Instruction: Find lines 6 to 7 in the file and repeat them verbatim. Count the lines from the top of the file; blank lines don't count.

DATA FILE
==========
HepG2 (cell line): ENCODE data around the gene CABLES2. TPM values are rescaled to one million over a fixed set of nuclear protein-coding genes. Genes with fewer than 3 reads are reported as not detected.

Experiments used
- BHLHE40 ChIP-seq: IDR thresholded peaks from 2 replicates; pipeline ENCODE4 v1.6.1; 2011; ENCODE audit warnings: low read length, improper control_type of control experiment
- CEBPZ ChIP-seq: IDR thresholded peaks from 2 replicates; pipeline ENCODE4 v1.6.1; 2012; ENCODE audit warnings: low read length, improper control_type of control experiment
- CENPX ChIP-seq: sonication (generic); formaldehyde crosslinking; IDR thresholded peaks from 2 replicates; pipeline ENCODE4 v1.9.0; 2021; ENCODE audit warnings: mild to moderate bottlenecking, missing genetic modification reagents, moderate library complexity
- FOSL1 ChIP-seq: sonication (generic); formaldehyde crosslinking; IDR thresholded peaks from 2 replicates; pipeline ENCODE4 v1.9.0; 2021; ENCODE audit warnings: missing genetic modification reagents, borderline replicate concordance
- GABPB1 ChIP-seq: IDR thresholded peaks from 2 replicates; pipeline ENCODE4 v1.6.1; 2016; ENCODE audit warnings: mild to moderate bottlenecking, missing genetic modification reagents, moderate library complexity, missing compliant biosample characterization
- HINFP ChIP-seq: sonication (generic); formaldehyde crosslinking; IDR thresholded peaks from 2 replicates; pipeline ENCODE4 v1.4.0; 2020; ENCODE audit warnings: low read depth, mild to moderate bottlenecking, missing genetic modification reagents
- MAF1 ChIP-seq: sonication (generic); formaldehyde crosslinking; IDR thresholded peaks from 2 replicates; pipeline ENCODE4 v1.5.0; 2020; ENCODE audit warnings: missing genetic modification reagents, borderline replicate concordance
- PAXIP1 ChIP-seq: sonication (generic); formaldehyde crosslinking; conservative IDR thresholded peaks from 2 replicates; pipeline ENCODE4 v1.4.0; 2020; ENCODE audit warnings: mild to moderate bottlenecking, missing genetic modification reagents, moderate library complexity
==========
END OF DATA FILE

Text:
- FOSL1 ChIP-seq: sonication (generic); formaldehyde crosslinking; IDR thresholded peaks from 2 replicates; pipeline ENCODE4 v1.9.0; 2021; ENCODE audit warnings: missing genetic modification reagents, borderline replicate concordance
- GABPB1 ChIP-seq: IDR thresholded peaks from 2 replicates; pipeline ENCODE4 v1.6.1; 2016; ENCODE audit warnings: mild to moderate bottlenecking, missing genetic modification reagents, moderate library complexity, missing compliant biosample characterization